The recent discussions on the possibility of a second independence referendum show how weighted the whole process is in favour of the Nationalists. Listening to Nicola Sturgeon, it looks like she will have another referendum at exactly the time that best suits her interests.
Compare this with parliamentary elections. For both the UK Parliament and Holyrood, we have fixed terms between elections.
The British Prime Minister or Scottish First Minister can’t therefore time an election when it is politically expedient to suit party interests, irrespective of the good of the country.
So, why is it OK for Ms Sturgeon to choose a time for a referendum when it is most likely she can scrape up just over 50 per cent of the vote?
The Nationalists claim we voted No after being misled into believing more devolution was on offer than is actually being delivered.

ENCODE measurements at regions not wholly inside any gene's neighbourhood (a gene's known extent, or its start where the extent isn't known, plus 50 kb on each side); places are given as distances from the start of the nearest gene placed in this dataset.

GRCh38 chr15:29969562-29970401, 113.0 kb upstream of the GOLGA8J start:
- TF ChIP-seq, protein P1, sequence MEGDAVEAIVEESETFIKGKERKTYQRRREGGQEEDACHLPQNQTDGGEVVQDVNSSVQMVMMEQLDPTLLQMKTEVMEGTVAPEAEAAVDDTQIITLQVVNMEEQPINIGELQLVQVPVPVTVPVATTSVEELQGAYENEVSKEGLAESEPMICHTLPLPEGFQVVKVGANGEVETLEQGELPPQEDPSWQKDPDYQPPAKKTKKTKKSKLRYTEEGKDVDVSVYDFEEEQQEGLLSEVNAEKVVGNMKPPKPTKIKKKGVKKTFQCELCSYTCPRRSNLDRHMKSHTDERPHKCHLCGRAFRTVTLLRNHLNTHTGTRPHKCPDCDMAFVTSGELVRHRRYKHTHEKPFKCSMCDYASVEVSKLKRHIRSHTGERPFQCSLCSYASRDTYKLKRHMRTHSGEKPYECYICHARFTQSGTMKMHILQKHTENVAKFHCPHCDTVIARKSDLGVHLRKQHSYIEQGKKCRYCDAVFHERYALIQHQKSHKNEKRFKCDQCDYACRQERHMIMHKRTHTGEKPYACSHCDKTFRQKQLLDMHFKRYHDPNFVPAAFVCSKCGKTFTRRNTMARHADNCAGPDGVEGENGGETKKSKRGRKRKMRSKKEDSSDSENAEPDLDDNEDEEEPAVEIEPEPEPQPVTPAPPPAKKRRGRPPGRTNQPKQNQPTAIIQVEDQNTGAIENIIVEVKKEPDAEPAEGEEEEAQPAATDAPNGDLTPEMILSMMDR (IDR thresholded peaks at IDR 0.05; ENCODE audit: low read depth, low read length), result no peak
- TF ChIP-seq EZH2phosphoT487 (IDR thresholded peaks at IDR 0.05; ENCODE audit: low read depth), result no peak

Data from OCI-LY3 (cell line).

Had we voted Yes we would have been misled on EU entry, misled on currency and misled on the oil price.
In the light of these, would it have been possible to have a second referendum? Of course not.
The public may recollect that those in favour of independence originally wished for three question on the ballot paper, the third of which should have been: “Do you want additional powers for Scotland?”
However, the Westminster Government refused to sanction a third question, insisting on a straight Yes or No to Scotland becoming an independent country. Polls taken prior to this decision showed 20 to 30 per cent were keen on the more powers option.
Then, when campaigning was in its final throes, we had the “Vow”, whereby more powers, “akin to federalism”, were added to the No vote! (“Don’t think a No vote will mean the status quo!”)
So the No vote neatly hoovered up those who were against independence and those who wanted more powers.
This ingenious and unscrupulous political sleight of hand created an advantage that would prove decisive. However, ironically, the Scottish Labour MPs, who so enthusiastically supported the No campaign, in order to save their jobs, were not long in getting their comeuppance.
Joseph G Miller